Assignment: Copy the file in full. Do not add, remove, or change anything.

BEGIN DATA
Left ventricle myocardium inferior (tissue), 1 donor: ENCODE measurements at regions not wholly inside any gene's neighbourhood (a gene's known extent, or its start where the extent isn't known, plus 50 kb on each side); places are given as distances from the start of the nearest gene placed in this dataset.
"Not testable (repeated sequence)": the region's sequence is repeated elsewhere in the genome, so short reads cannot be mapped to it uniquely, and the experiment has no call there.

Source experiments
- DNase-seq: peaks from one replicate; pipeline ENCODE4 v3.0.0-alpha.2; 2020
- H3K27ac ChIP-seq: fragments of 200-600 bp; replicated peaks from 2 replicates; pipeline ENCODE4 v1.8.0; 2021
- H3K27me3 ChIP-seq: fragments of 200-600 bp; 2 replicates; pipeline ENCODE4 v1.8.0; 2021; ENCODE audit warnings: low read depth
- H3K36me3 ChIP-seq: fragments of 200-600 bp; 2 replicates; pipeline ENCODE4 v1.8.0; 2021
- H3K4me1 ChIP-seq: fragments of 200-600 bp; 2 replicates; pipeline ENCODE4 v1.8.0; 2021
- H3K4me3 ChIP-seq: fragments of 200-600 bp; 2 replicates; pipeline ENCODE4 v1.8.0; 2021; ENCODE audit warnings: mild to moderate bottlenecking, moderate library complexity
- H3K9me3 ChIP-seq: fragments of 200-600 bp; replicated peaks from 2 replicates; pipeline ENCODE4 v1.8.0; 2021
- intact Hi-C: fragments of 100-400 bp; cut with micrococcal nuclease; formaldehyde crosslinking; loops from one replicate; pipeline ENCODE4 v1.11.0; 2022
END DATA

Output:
Left ventricle myocardium inferior (tissue), 1 donor: ENCODE measurements at regions not wholly inside any gene's neighbourhood (a gene's known extent, or its start where the extent isn't known, plus 50 kb on each side); places are given as distances from the start of the nearest gene placed in this dataset.
"Not testable (repeated sequence)": the region's sequence is repeated elsewhere in the genome, so short reads cannot be mapped to it uniquely, and the experiment has no call there.

Source experiments
- DNase-seq: peaks from one replicate; pipeline ENCODE4 v3.0.0-alpha.2; 2020
- H3K27ac ChIP-seq: fragments of 200-600 bp; replicated peaks from 2 replicates; pipeline ENCODE4 v1.8.0; 2021
- H3K27me3 ChIP-seq: fragments of 200-600 bp; 2 replicates; pipeline ENCODE4 v1.8.0; 2021; ENCODE audit warnings: low read depth
- H3K36me3 ChIP-seq: fragments of 200-600 bp; 2 replicates; pipeline ENCODE4 v1.8.0; 2021
- H3K4me1 ChIP-seq: fragments of 200-600 bp; 2 replicates; pipeline ENCODE4 v1.8.0; 2021
- H3K4me3 ChIP-seq: fragments of 200-600 bp; 2 replicates; pipeline ENCODE4 v1.8.0; 2021; ENCODE audit warnings: mild to moderate bottlenecking, moderate library complexity
- H3K9me3 ChIP-seq: fragments of 200-600 bp; replicated peaks from 2 replicates; pipeline ENCODE4 v1.8.0; 2021
- intact Hi-C: fragments of 100-400 bp; cut with micrococcal nuclease; formaldehyde crosslinking; loops from one replicate; pipeline ENCODE4 v1.11.0; 2022